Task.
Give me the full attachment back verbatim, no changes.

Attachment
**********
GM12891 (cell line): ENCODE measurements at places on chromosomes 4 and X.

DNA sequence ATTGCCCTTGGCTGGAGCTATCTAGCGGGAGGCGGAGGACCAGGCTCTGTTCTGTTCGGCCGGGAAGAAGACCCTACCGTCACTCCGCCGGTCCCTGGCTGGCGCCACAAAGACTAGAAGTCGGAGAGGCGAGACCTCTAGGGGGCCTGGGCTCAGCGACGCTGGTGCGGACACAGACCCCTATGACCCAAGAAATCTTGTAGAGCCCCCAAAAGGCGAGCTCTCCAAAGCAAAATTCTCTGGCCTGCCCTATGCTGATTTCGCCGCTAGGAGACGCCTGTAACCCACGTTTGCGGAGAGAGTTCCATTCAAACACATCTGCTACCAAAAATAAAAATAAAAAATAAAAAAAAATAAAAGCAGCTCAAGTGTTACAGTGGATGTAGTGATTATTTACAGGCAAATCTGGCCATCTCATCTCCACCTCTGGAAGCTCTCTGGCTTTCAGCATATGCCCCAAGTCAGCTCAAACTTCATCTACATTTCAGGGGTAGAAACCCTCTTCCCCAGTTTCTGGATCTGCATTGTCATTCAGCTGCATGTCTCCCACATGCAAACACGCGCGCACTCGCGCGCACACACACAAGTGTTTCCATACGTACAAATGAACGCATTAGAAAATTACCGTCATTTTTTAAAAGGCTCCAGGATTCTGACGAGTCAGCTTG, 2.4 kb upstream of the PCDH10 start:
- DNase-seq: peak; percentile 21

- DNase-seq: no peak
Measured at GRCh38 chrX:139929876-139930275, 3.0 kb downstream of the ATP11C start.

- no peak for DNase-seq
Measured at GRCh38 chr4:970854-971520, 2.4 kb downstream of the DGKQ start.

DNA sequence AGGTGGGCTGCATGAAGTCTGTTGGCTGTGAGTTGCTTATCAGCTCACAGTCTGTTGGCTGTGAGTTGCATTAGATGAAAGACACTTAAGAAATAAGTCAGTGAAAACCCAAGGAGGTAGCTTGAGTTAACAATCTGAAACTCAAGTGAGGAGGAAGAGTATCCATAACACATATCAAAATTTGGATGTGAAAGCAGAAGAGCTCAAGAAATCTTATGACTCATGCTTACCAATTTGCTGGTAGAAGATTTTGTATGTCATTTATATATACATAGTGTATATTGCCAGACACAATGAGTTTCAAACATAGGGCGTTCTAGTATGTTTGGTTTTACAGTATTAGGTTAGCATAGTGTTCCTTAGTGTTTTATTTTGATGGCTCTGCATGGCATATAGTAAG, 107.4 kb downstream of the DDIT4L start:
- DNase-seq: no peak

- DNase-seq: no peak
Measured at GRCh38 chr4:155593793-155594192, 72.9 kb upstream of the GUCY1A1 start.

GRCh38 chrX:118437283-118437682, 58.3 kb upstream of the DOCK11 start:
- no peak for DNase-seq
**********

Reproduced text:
GM12891 (cell line): ENCODE measurements at places on chromosomes 4 and X.

DNA sequence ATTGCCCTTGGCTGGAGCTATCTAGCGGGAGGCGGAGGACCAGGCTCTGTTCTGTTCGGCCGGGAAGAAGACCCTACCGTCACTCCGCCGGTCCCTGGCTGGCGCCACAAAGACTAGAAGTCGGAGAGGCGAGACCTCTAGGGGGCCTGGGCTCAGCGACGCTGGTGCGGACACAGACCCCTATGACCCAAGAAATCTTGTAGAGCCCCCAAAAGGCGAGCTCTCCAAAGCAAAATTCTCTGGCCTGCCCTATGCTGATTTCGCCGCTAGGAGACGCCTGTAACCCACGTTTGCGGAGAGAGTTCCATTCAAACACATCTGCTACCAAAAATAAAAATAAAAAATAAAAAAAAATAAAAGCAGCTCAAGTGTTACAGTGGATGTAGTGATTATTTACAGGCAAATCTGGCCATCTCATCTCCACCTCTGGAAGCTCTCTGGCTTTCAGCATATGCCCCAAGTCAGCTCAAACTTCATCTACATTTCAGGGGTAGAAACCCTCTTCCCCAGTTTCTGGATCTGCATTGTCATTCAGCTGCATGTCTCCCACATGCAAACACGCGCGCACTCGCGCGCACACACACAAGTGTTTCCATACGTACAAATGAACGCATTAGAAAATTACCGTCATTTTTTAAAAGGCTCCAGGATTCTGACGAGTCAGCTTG, 2.4 kb upstream of the PCDH10 start:
- DNase-seq: peak; percentile 21

- DNase-seq: no peak
Measured at GRCh38 chrX:139929876-139930275, 3.0 kb downstream of the ATP11C start.

- no peak for DNase-seq
Measured at GRCh38 chr4:970854-971520, 2.4 kb downstream of the DGKQ start.

DNA sequence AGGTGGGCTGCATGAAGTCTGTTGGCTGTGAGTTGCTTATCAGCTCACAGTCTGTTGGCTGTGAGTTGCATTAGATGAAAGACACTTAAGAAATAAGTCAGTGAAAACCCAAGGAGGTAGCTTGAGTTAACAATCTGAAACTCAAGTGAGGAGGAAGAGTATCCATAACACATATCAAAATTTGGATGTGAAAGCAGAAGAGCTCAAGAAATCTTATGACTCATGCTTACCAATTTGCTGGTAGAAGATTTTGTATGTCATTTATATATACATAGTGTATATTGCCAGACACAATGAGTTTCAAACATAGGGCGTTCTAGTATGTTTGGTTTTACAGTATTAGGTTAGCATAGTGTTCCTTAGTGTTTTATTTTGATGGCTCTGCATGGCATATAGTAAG, 107.4 kb downstream of the DDIT4L start:
- DNase-seq: no peak

- DNase-seq: no peak
Measured at GRCh38 chr4:155593793-155594192, 72.9 kb upstream of the GUCY1A1 start.

GRCh38 chrX:118437283-118437682, 58.3 kb upstream of the DOCK11 start:
- no peak for DNase-seq